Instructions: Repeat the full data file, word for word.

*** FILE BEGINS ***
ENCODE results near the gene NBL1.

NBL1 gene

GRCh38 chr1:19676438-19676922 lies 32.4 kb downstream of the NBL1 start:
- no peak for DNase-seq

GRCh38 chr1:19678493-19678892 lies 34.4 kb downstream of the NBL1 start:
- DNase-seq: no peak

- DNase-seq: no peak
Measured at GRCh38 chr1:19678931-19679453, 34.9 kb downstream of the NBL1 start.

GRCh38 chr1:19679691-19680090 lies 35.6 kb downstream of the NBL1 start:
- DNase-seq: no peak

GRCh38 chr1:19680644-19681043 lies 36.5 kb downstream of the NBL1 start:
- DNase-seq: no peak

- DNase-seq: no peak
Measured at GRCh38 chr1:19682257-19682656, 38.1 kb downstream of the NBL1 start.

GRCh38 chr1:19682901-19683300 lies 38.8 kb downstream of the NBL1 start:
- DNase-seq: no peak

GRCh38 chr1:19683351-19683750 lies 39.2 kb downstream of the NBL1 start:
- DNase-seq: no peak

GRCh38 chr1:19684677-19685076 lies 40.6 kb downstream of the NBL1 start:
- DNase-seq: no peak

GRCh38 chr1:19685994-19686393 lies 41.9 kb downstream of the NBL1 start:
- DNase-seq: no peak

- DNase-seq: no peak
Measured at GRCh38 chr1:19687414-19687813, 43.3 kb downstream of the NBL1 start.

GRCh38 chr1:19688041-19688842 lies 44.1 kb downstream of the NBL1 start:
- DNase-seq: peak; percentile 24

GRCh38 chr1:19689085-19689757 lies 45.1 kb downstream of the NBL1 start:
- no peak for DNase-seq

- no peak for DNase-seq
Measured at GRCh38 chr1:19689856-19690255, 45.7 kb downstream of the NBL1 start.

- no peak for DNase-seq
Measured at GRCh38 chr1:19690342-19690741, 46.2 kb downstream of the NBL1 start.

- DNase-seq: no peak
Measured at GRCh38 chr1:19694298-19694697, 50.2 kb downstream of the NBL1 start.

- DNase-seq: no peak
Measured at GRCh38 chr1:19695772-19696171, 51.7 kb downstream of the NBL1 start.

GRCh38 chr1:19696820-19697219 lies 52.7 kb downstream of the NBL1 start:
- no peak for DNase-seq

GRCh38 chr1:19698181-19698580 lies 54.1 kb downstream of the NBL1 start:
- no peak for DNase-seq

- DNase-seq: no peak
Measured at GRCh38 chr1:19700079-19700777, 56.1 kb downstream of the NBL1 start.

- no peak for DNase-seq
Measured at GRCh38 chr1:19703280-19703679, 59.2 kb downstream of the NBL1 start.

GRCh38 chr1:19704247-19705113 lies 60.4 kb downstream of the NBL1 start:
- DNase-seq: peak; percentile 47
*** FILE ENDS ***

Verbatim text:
ENCODE results near the gene NBL1.

NBL1 gene

GRCh38 chr1:19676438-19676922 lies 32.4 kb downstream of the NBL1 start:
- no peak for DNase-seq

GRCh38 chr1:19678493-19678892 lies 34.4 kb downstream of the NBL1 start:
- DNase-seq: no peak

- DNase-seq: no peak
Measured at GRCh38 chr1:19678931-19679453, 34.9 kb downstream of the NBL1 start.

GRCh38 chr1:19679691-19680090 lies 35.6 kb downstream of the NBL1 start:
- DNase-seq: no peak

GRCh38 chr1:19680644-19681043 lies 36.5 kb downstream of the NBL1 start:
- DNase-seq: no peak

- DNase-seq: no peak
Measured at GRCh38 chr1:19682257-19682656, 38.1 kb downstream of the NBL1 start.

GRCh38 chr1:19682901-19683300 lies 38.8 kb downstream of the NBL1 start:
- DNase-seq: no peak

GRCh38 chr1:19683351-19683750 lies 39.2 kb downstream of the NBL1 start:
- DNase-seq: no peak

GRCh38 chr1:19684677-19685076 lies 40.6 kb downstream of the NBL1 start:
- DNase-seq: no peak

GRCh38 chr1:19685994-19686393 lies 41.9 kb downstream of the NBL1 start:
- DNase-seq: no peak

- DNase-seq: no peak
Measured at GRCh38 chr1:19687414-19687813, 43.3 kb downstream of the NBL1 start.

GRCh38 chr1:19688041-19688842 lies 44.1 kb downstream of the NBL1 start:
- DNase-seq: peak; percentile 24

GRCh38 chr1:19689085-19689757 lies 45.1 kb downstream of the NBL1 start:
- no peak for DNase-seq

- no peak for DNase-seq
Measured at GRCh38 chr1:19689856-19690255, 45.7 kb downstream of the NBL1 start.

- no peak for DNase-seq
Measured at GRCh38 chr1:19690342-19690741, 46.2 kb downstream of the NBL1 start.

- DNase-seq: no peak
Measured at GRCh38 chr1:19694298-19694697, 50.2 kb downstream of the NBL1 start.

- DNase-seq: no peak
Measured at GRCh38 chr1:19695772-19696171, 51.7 kb downstream of the NBL1 start.

GRCh38 chr1:19696820-19697219 lies 52.7 kb downstream of the NBL1 start:
- no peak for DNase-seq

GRCh38 chr1:19698181-19698580 lies 54.1 kb downstream of the NBL1 start:
- no peak for DNase-seq

- DNase-seq: no peak
Measured at GRCh38 chr1:19700079-19700777, 56.1 kb downstream of the NBL1 start.

- no peak for DNase-seq
Measured at GRCh38 chr1:19703280-19703679, 59.2 kb downstream of the NBL1 start.

GRCh38 chr1:19704247-19705113 lies 60.4 kb downstream of the NBL1 start:
- DNase-seq: peak; percentile 47